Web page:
• Lack of mentoring and management training. While this may have been true in the past, today there are hundreds of mentoring and training blogs, designed specifically for women, and this number will undoubtedly grow.  (Watch for future blog postings on this subject.)
  • Lack of opportunities for career development, tailored training, and rotational job assignments that are on the revenue-producing side of the business. Increasingly, Social Media is becoming an important profit center for business.   As discussed in a previous posting, Social Media – Time Is The Wisest Counselor Of All, the time has come for business to “Read it and tweet: Social media takes a lot of time, but it pays off.”
  • Little or no access to critical developmental assignments such as memberships on highly visible task forces and committees. Prominent CEOs who are currently running some of the largest companies in America, (women like Ms. Irene Rosenfeld of Kraft Foods, Indra Nooyi of PepsiCo, and Anne Sweeney of Disney) to mention only three, also sit on highly influential boards, charities and other powerful and important organizations.  This has in no way adversely affected their performance, in fact it has contributed mightily to their company’s profits, brand excellence and public visibility.
  • Special or different standards for performance evaluation. The benchmarks for success and performance evaluation should be, predominantly:  Profits, shareholder value and contributions to society.  The women CEOs mentioned above, and countless others, have shown conclusively that their sex is irrelevant.  They deserve to be graded against the same yardsticks as men, and when they are history has shown that they will excel.
  • Little or no access to informal networks of communication. Before the growth of Social Media, the Good Ol’ Boy network was the typical circle for communication.  Today, a Social Media-competent woman has at least three additional channels for communication:  The company’s Social Media following, a growing base of potential customers on Twitter and Facebook, and an increasingly engaged customer base from those sources.  Taken together, these new Social Media networks have kinetic energy never before available.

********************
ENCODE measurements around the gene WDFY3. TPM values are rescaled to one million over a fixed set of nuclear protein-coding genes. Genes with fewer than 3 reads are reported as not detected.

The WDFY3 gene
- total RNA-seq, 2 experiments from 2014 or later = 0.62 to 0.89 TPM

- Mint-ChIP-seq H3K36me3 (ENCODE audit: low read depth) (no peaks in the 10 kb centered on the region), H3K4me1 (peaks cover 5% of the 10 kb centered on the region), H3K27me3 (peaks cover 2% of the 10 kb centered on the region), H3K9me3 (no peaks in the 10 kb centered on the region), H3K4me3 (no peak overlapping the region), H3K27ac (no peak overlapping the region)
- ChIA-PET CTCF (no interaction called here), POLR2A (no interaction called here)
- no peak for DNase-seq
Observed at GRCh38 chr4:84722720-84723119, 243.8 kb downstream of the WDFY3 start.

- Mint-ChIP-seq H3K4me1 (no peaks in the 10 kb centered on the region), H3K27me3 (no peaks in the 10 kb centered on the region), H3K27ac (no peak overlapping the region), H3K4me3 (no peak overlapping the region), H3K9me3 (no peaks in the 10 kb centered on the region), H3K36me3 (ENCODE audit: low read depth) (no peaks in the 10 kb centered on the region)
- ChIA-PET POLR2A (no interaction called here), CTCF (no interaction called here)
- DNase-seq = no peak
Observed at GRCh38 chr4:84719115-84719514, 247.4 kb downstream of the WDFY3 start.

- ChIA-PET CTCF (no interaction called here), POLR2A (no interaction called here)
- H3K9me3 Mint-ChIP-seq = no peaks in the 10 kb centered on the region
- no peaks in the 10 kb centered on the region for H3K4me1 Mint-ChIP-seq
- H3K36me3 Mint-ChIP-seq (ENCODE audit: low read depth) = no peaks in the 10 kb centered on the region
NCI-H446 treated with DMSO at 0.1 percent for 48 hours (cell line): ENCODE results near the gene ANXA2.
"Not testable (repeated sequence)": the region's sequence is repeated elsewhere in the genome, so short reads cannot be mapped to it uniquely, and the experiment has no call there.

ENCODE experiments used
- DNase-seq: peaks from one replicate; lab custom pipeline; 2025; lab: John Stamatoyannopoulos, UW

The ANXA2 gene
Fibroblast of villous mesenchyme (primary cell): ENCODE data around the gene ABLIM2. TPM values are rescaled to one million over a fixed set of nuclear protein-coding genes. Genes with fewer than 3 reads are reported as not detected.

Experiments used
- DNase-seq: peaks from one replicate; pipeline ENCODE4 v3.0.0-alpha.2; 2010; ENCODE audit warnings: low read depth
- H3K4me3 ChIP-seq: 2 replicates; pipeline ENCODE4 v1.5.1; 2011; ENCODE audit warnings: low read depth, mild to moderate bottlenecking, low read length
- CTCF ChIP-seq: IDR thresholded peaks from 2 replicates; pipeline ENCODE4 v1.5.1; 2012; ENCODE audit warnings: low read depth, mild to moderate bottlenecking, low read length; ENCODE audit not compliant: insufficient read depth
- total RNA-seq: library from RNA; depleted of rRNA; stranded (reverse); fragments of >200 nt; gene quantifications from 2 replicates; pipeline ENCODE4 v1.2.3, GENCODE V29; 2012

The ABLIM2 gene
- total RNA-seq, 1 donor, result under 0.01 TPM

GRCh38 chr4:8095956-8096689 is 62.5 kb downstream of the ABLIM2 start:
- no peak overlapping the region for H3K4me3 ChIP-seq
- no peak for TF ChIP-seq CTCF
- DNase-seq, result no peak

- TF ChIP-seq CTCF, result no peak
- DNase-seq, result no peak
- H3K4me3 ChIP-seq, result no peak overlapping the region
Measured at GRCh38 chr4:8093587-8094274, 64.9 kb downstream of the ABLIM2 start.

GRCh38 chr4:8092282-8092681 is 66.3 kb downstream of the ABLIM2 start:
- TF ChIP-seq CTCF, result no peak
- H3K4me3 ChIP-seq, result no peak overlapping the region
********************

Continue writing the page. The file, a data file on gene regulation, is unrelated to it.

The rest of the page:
• Counterproductive behavior and harassment by colleagues. President John F. Kennedy once commented, “Failure is an orphan and success has a thousand fathers.”  With the growth and acceptance of Social Media, and the resulting profits therefrom, women with the soft power to make Social Media successful will be much-heralded within their companies.  Harassment will become a thing of the past for the women who marshal Social Media success.  Unless they get firmly seated on the Social Media bandwagon, their male colleagues will become the brunt of criticism and harassment.


By placing soft power in women’s hands, American business will achieve a level of accomplishment like never before.  Women have shown particular skill in the uses of proper strategy, execution and management in Social Media.  And while it requires an investment of time and resources, that investment can and will pay dramatic dividends.

The barriers to women in business have become the new springboards to acclaim.

Getting in touch with me is very easy

If you or your company are wishing to harness the power of Social Media I am very easy to get in touch with and I am eager to help.   Simply call the number below.  During normal business hours, (8 AM – 5 PM Scottsdale, Arizona time), it is my direct line.  Otherwise, just leave a message. If you would prefer to exchange email I would love to here from you. Just email or click the email badge below. I promise I will get back to you within 24 hours.

Michael R.H. Stewart, President, Jericho Technology, Inc.

 If you found this post useful, you will love my eGuide — Trajectory: The Ultimate Guide to Building a Successful Business with Twitter



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About Michael R.H. Stewart
"Give me faith, freedom, resources, and a little time ... and I will make things happen that matter." Michael R.H. Stewart is a respected Internet executive with broad experience in all aspects of online business, with an emphasis given to social networking development, and company management. He has over 131,000 engaged Twitter followers. He enjoys 22 years of direct experience with corporate, entrepreneurial, governmental and non-profit clients, having advised them on all aspects of their online initiatives. Prior to his Internet career, he served as a Senior Vice President of AIG Marketing, doing business in 135 foreign countries as well as the United States. Stewart is an experienced public speaker and communicator, with worldwide experience; an expert on corporate branding; an accomplished writer, a creative thinker and problem solver.


8 Responses to “Soft Power In Women’s Hands – The Key to Social Media Success”
  1. Keri says:


    Wonderful! As a member of the female workforce in social media it is refreshing to see this type of information presented by someone like yourself.

    As usual, you present shiny, showroom cadillac with your content.

    You signal future posts…

    I’d love to see what you could do with some nitty-gritty “street intel,” — Some Q & A with soft power professionals working at other high-profile companies talking candidly about their roles in the here and now. The Twitter stream offers a small handful of great and interesting possibilities!